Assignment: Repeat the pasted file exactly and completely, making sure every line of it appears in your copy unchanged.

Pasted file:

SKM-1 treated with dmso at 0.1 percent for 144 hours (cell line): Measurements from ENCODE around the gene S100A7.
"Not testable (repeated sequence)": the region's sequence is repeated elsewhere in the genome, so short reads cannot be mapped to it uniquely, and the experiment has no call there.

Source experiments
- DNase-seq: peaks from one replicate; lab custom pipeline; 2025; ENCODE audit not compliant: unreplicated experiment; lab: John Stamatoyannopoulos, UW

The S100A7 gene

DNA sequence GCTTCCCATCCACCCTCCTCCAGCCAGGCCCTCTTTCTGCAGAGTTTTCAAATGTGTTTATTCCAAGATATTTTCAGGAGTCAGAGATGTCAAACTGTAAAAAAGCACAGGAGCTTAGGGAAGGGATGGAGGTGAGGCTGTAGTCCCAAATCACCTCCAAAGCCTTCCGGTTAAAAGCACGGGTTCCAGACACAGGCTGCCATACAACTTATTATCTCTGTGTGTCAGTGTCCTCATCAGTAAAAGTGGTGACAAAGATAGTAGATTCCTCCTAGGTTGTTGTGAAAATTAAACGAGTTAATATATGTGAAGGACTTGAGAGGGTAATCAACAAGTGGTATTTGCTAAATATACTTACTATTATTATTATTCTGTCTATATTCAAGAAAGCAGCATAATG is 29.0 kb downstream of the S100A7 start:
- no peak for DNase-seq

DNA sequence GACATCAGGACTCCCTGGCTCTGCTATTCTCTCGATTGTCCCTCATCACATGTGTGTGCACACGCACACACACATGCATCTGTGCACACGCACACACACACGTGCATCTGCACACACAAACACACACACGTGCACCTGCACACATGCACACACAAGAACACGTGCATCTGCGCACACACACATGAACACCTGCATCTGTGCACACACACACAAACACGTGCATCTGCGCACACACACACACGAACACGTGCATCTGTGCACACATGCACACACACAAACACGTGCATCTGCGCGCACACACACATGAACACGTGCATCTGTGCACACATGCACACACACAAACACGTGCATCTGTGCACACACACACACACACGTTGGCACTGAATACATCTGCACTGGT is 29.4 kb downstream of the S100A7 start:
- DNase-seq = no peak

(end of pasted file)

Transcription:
SKM-1 treated with dmso at 0.1 percent for 144 hours (cell line): Measurements from ENCODE around the gene S100A7.
"Not testable (repeated sequence)": the region's sequence is repeated elsewhere in the genome, so short reads cannot be mapped to it uniquely, and the experiment has no call there.

Source experiments
- DNase-seq: peaks from one replicate; lab custom pipeline; 2025; ENCODE audit not compliant: unreplicated experiment; lab: John Stamatoyannopoulos, UW

The S100A7 gene

DNA sequence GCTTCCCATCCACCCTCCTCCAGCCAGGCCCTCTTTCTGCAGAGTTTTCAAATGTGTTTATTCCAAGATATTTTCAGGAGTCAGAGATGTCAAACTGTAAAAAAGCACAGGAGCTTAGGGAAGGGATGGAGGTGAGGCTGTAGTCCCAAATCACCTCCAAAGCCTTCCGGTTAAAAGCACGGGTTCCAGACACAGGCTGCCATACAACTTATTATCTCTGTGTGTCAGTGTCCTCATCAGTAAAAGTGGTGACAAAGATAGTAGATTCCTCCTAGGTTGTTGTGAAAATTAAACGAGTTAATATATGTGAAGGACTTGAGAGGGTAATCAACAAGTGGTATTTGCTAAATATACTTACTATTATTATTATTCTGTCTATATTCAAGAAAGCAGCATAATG is 29.0 kb downstream of the S100A7 start:
- no peak for DNase-seq

DNA sequence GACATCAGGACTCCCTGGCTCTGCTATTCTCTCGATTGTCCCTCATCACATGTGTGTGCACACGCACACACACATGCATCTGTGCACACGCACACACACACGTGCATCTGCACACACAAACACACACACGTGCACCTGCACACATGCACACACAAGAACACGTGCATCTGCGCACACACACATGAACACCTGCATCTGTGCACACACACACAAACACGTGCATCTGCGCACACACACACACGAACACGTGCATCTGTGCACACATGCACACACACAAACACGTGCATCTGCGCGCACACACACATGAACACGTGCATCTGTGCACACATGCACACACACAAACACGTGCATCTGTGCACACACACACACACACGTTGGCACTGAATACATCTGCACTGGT is 29.4 kb downstream of the S100A7 start:
- DNase-seq = no peak